Hulu's in the early stages of developing a new online exclusive clips show, recapping the TV of the day in blog-esque "bite sizes." As well as hinting at Hulu's growth, it also reminds us that TV as we know it is about to change.
The unnamed show, which has been revealed thanks to its casting call (which resulted in "mobbed" sessions) will appear on Hulu exclusively, and runs to a short five minutes an episode every week day. It's reportedly "a quick and humorous survey of the past 24 hours of media and pop culture," heavy on clips according to the casting note, hosted by two "know-it-all but relatable" pop culture personalities. We're urged to think of it as "Daily Show meets weekend update meets sports center," and the buzz words used to attract potential hosts are "satirical comedy, discussion and honest opinions."
To us this sounds like several TV shows that already exist (or, as AllThingsD puts it, it reminds us of "pretty much everything that runs on E!") but spun into a kind of Gawker-esque snarky blog, just in hosted video format. That's very suitable for Hulu, which is busy redefining the traditional TV model on the Web in a similar way to the way the blog revolution has reinvented the news/reporting business, and confirms that Hulu's on the rise.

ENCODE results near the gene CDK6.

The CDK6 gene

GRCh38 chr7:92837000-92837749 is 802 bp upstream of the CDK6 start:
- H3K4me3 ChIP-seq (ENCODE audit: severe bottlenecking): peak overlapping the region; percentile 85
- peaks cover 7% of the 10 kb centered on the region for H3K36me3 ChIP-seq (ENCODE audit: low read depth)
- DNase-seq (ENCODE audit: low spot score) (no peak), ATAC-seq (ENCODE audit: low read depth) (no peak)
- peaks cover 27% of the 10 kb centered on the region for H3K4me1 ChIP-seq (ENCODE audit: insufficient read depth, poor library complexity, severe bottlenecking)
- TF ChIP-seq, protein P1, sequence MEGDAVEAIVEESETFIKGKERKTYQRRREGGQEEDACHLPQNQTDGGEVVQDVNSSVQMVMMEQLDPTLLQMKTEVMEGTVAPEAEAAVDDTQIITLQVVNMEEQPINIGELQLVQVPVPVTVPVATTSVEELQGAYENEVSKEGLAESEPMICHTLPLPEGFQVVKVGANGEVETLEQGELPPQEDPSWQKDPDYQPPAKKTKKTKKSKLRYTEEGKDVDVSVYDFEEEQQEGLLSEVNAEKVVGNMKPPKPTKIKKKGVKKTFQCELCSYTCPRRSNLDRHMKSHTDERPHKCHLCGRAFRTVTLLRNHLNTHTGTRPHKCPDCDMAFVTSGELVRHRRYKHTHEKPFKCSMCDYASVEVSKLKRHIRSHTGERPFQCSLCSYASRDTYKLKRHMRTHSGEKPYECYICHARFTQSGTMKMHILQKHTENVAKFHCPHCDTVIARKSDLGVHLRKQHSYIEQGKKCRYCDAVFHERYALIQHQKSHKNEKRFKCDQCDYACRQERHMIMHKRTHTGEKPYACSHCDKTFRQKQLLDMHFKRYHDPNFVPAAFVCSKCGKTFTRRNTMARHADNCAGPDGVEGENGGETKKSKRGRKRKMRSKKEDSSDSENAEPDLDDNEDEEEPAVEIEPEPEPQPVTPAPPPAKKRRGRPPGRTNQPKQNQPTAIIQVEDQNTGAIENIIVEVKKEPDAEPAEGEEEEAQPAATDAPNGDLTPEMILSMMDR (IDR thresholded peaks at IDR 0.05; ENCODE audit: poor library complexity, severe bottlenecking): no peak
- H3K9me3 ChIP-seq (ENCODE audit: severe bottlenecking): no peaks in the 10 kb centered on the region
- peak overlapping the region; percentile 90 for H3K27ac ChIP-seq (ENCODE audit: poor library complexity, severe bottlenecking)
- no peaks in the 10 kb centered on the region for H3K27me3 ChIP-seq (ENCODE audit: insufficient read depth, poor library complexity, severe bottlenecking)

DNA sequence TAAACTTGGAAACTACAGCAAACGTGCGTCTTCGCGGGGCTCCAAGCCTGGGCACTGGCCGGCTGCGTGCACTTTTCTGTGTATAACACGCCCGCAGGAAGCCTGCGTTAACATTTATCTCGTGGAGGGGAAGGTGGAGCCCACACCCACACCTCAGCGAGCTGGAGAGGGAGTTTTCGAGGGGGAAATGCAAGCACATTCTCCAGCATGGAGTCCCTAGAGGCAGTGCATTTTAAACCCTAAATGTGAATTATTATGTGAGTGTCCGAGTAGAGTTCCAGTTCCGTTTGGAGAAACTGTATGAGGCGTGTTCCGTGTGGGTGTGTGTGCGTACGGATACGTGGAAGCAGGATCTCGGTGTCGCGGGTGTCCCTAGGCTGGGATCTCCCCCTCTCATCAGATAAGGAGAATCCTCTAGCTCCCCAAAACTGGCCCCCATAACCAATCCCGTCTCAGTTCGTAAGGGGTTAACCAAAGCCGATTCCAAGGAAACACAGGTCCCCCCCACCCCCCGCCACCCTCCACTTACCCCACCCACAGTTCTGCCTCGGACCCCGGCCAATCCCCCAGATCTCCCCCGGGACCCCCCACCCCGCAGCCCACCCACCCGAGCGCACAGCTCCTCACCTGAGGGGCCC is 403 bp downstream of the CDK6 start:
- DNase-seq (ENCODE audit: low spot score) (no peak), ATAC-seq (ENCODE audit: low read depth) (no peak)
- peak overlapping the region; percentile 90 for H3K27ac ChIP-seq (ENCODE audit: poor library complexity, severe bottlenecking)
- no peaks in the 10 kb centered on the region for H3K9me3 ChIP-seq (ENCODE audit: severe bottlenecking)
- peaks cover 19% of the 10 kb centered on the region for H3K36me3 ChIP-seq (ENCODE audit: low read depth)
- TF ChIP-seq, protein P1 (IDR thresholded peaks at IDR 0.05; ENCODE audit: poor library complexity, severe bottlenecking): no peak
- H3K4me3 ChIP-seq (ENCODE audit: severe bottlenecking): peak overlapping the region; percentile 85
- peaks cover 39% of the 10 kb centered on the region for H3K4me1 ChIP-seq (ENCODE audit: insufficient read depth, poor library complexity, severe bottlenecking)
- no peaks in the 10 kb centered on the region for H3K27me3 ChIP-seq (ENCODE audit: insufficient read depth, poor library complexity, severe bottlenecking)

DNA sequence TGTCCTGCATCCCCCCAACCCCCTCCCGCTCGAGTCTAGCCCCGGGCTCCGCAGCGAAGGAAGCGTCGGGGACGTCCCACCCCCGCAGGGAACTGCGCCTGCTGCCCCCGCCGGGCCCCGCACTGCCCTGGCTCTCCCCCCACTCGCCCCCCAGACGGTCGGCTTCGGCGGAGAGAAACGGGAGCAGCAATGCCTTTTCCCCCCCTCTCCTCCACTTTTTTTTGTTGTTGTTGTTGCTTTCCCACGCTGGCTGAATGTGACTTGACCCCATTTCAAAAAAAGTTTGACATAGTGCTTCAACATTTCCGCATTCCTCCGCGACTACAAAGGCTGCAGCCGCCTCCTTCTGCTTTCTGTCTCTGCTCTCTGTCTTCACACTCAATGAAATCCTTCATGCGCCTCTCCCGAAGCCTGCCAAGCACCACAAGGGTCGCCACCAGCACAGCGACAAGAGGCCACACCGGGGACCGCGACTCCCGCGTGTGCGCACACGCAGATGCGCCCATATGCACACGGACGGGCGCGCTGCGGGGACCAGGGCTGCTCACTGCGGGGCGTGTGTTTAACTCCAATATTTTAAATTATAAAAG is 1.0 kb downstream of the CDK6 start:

The fact the show is en route does also hint at the end of TV as we know it. Hulu serves up regular TV on demand, which is already a subtle change to the way we think about TV (with roots in the "pause live TV" and "watch later" systems offered by TiVo). But if Hulu's now commissioning original shows of its own—there are more on the way apart from this one—that are snappy, and could easily earn Hulu an even bigger fan base if they capture the zeitgeist well, then Hulu is becoming a force in TV "broadcasting" all by itself. It won't challenge the existing TV model as it's too small, and the existing content providers have the business pretty tightly wrapped-up, trading on their name and leveraging all the routes to market they've built up. But it hints that the TV market is ripe for change as it moves onto the web, and if an upstart company like Hulu is clever enough, it could become the next Fox—just online, rather than over the air.
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